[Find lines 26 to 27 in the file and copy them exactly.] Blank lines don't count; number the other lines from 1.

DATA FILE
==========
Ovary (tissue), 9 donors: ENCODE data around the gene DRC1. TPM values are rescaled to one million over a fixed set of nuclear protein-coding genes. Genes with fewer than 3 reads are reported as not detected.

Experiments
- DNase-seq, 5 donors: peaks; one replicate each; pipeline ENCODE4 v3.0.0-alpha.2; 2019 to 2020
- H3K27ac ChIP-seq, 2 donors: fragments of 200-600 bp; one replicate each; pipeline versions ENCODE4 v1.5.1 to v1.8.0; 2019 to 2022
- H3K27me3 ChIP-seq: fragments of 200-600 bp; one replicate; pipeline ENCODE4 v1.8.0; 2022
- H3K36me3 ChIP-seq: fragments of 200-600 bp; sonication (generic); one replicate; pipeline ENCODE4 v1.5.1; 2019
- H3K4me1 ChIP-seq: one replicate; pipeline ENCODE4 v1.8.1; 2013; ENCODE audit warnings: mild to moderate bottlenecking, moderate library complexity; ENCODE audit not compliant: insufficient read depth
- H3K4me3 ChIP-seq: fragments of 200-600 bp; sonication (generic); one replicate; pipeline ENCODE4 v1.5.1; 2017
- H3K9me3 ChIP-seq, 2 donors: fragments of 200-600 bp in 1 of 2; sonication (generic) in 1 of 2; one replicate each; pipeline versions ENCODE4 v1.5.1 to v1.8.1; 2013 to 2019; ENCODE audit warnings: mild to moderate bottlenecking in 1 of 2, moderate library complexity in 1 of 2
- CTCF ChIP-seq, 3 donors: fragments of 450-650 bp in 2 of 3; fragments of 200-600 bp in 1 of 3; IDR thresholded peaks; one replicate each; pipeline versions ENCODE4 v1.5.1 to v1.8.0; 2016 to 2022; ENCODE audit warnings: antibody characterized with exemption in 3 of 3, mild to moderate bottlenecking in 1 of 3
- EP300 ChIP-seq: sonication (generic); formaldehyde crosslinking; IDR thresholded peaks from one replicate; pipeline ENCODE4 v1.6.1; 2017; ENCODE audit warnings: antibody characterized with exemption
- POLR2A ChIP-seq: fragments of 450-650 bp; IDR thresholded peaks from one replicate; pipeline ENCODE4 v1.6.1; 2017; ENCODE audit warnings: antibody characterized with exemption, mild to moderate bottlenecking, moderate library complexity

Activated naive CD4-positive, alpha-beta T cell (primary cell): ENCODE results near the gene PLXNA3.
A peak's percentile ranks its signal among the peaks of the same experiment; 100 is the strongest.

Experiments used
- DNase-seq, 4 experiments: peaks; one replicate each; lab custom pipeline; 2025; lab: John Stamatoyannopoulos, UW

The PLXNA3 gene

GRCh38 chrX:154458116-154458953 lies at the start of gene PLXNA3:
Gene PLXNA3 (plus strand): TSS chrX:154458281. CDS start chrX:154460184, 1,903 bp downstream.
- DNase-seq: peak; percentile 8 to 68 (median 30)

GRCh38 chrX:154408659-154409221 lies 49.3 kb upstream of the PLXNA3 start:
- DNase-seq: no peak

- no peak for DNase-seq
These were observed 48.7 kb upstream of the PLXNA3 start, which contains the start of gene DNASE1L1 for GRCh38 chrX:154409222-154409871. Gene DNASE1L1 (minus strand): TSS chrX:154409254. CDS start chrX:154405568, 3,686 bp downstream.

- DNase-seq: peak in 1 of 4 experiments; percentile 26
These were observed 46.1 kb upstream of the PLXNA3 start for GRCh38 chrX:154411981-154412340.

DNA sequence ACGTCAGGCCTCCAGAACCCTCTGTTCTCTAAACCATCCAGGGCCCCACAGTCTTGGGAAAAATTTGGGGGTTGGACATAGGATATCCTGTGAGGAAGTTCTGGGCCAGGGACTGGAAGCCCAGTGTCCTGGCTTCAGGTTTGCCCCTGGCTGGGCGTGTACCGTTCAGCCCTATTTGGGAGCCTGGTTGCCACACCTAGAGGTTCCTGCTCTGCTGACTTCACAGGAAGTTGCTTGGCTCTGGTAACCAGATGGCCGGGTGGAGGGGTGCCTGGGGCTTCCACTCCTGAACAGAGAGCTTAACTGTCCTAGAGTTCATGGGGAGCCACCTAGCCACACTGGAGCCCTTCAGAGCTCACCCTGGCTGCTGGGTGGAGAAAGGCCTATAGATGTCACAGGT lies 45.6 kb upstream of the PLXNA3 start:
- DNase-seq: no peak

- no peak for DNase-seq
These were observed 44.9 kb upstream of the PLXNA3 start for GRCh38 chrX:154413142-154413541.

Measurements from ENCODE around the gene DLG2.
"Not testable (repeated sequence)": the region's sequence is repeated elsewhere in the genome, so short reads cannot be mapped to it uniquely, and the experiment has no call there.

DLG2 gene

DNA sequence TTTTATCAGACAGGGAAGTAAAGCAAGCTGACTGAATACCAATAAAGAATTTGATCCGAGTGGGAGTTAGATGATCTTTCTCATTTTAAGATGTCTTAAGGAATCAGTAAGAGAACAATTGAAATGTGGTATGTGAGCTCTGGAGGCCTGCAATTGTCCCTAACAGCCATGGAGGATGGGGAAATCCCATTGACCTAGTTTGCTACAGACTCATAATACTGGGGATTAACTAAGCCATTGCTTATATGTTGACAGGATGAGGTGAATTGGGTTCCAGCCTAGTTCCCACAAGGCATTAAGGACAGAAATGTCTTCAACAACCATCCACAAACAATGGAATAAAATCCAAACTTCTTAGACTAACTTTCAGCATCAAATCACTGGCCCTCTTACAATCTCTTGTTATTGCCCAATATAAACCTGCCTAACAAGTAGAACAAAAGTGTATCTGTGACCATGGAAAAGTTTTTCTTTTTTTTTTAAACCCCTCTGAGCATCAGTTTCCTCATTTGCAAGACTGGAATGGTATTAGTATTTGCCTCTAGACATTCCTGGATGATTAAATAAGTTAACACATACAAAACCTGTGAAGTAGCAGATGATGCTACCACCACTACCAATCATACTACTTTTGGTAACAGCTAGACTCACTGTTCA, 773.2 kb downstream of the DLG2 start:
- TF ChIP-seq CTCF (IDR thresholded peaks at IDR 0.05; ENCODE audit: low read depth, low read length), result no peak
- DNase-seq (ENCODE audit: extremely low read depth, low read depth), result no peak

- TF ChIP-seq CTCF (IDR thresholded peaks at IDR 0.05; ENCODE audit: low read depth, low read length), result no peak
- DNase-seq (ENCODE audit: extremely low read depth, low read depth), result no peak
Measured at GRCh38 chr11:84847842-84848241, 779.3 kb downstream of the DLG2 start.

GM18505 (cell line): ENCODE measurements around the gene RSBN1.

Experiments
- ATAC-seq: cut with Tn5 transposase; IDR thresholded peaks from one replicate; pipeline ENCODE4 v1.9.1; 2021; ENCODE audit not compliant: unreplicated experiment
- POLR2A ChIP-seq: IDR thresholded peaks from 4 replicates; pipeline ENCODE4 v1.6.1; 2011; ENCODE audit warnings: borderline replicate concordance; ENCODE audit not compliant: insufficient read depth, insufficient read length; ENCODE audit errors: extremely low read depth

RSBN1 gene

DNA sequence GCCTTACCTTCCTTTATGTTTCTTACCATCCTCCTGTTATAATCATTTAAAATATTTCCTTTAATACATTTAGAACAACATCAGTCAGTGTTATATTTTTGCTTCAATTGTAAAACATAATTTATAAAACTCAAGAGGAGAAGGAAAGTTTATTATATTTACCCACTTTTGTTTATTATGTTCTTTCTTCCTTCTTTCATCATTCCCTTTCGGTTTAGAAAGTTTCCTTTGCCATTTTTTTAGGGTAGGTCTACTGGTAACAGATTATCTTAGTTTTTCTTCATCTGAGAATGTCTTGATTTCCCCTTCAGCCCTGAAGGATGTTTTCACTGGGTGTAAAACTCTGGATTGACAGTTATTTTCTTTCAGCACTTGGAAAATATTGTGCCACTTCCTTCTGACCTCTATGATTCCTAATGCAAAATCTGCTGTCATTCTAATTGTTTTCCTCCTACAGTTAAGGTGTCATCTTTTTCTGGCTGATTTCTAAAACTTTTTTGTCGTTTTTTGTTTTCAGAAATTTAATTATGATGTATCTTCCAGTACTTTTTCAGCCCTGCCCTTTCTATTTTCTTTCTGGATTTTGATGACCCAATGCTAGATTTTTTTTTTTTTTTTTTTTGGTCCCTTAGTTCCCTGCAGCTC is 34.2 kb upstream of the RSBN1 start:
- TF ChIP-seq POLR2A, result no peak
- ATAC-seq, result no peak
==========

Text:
These were observed 46.1 kb upstream of the PLXNA3 start for GRCh38 chrX:154411981-154412340.

DNA sequence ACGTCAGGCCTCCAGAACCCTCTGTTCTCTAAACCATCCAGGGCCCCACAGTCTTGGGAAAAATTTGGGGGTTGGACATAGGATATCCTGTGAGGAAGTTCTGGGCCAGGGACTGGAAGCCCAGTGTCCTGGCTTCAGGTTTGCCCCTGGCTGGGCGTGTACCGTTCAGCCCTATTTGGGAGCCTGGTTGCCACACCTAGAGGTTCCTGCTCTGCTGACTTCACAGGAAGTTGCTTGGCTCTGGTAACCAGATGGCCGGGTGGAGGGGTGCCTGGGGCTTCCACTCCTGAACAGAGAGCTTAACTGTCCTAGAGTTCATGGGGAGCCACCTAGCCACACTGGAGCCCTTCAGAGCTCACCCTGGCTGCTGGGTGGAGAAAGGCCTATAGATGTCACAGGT lies 45.6 kb upstream of the PLXNA3 start: